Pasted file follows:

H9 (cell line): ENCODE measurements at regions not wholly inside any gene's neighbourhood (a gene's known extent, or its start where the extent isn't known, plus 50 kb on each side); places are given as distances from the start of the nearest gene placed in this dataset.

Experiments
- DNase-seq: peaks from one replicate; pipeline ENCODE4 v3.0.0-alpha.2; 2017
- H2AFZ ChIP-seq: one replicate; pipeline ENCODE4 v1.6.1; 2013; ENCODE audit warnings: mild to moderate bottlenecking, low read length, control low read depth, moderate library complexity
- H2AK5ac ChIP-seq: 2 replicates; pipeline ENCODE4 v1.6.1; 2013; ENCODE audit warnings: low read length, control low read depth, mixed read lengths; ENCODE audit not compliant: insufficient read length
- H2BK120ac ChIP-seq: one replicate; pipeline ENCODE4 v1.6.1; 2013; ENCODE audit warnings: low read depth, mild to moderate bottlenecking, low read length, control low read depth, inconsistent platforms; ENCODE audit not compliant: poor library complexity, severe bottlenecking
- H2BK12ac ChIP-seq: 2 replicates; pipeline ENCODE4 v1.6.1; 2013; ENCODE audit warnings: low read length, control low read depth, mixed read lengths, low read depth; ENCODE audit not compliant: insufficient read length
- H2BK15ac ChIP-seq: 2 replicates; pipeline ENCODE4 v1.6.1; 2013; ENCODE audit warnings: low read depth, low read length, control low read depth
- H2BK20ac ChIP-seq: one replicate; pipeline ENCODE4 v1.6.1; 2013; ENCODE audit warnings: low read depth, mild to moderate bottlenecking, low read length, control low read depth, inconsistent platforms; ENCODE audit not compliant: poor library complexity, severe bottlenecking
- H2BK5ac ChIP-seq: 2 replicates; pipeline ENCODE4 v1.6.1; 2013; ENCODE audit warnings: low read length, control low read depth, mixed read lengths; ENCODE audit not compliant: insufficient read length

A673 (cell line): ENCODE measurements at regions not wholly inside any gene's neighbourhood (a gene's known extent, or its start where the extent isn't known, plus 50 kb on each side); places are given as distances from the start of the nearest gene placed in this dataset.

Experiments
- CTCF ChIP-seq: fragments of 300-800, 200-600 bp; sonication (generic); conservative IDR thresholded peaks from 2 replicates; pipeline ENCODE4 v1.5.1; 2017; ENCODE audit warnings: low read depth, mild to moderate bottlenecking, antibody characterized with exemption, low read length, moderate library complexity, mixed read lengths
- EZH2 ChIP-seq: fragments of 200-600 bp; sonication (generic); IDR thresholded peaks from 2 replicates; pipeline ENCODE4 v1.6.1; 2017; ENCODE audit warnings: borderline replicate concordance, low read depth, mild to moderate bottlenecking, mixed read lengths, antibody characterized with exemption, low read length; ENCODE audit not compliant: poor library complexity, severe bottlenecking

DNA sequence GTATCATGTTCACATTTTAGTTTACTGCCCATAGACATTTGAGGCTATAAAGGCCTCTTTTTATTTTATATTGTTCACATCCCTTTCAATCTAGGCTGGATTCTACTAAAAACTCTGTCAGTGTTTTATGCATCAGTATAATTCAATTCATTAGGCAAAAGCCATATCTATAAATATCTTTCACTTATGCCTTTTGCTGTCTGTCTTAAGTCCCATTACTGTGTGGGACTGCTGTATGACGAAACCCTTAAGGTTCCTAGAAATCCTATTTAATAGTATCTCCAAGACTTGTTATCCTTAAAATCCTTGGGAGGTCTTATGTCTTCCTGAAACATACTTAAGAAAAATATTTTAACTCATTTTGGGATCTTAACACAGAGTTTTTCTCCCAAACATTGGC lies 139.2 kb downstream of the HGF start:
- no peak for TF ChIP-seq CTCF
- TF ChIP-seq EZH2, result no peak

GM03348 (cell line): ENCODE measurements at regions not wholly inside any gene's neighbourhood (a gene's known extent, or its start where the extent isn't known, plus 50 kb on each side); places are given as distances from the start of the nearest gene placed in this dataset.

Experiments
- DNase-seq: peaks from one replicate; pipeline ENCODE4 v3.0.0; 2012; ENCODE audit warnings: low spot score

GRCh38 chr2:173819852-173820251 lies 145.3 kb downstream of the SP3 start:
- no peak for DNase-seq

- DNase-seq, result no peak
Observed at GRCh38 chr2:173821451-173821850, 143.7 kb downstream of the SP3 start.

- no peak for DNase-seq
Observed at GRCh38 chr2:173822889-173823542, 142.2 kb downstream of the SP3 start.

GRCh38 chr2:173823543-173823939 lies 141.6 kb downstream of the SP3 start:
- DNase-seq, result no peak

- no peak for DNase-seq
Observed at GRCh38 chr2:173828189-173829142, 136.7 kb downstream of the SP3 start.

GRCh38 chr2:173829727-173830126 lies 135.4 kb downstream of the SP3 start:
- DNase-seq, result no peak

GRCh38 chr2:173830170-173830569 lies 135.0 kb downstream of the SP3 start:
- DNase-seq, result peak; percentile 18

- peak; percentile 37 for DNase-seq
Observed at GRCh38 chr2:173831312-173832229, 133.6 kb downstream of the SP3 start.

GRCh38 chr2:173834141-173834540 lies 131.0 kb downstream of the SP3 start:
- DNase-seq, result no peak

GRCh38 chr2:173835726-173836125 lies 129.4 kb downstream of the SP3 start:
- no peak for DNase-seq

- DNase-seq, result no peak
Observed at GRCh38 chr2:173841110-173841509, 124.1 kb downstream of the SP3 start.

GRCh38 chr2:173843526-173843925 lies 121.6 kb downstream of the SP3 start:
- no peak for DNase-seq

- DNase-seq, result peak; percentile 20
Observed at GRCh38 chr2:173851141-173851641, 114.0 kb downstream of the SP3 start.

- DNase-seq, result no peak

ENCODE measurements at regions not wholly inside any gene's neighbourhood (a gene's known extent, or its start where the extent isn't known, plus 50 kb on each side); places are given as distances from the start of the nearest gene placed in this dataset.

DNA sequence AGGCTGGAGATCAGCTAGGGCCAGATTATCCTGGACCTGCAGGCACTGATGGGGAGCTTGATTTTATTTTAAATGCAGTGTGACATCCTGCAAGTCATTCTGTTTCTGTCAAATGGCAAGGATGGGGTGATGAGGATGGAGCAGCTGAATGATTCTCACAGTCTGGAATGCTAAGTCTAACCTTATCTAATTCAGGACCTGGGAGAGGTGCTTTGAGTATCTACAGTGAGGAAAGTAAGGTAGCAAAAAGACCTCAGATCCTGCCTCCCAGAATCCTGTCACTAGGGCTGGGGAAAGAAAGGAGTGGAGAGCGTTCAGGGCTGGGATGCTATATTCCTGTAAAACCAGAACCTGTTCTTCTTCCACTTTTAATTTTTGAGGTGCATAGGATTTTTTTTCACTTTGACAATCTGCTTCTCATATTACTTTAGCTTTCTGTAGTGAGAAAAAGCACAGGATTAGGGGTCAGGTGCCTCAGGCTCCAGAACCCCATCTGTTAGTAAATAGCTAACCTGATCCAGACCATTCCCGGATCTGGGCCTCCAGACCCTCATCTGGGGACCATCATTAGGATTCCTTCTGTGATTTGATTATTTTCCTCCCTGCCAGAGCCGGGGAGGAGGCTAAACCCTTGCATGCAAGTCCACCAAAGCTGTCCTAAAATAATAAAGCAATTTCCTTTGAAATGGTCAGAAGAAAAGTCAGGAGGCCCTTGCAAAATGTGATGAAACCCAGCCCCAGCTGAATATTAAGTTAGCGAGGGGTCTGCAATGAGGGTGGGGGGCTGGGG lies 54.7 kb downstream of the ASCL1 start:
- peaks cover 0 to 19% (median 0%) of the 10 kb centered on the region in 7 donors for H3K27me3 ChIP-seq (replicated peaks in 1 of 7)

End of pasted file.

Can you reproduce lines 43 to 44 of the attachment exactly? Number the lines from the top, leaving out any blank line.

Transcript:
GRCh38 chr2:173843526-173843925 lies 121.6 kb downstream of the SP3 start:
- no peak for DNase-seq